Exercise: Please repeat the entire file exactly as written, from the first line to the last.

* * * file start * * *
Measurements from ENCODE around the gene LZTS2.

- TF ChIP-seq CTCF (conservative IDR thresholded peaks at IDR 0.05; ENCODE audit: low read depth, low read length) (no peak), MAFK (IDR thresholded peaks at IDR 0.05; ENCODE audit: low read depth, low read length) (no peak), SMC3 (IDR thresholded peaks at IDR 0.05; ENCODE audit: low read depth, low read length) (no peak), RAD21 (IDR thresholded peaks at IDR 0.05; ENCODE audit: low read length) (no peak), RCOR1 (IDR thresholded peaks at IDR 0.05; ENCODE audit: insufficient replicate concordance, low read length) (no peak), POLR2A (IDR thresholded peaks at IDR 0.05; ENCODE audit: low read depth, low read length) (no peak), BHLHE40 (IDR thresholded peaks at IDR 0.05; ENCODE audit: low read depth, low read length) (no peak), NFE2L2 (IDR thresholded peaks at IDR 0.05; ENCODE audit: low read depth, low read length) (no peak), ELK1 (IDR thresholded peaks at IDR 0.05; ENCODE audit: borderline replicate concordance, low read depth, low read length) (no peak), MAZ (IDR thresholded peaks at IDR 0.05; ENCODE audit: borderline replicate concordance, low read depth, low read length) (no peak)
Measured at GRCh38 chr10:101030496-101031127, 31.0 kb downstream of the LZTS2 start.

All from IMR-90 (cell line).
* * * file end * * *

Measurements from ENCODE around the gene LZTS2.

- TF ChIP-seq CTCF (conservative IDR thresholded peaks at IDR 0.05; ENCODE audit: low read depth, low read length) (no peak), MAFK (IDR thresholded peaks at IDR 0.05; ENCODE audit: low read depth, low read length) (no peak), SMC3 (IDR thresholded peaks at IDR 0.05; ENCODE audit: low read depth, low read length) (no peak), RAD21 (IDR thresholded peaks at IDR 0.05; ENCODE audit: low read length) (no peak), RCOR1 (IDR thresholded peaks at IDR 0.05; ENCODE audit: insufficient replicate concordance, low read length) (no peak), POLR2A (IDR thresholded peaks at IDR 0.05; ENCODE audit: low read depth, low read length) (no peak), BHLHE40 (IDR thresholded peaks at IDR 0.05; ENCODE audit: low read depth, low read length) (no peak), NFE2L2 (IDR thresholded peaks at IDR 0.05; ENCODE audit: low read depth, low read length) (no peak), ELK1 (IDR thresholded peaks at IDR 0.05; ENCODE audit: borderline replicate concordance, low read depth, low read length) (no peak), MAZ (IDR thresholded peaks at IDR 0.05; ENCODE audit: borderline replicate concordance, low read depth, low read length) (no peak)
Measured at GRCh38 chr10:101030496-101031127, 31.0 kb downstream of the LZTS2 start.

All from IMR-90 (cell line).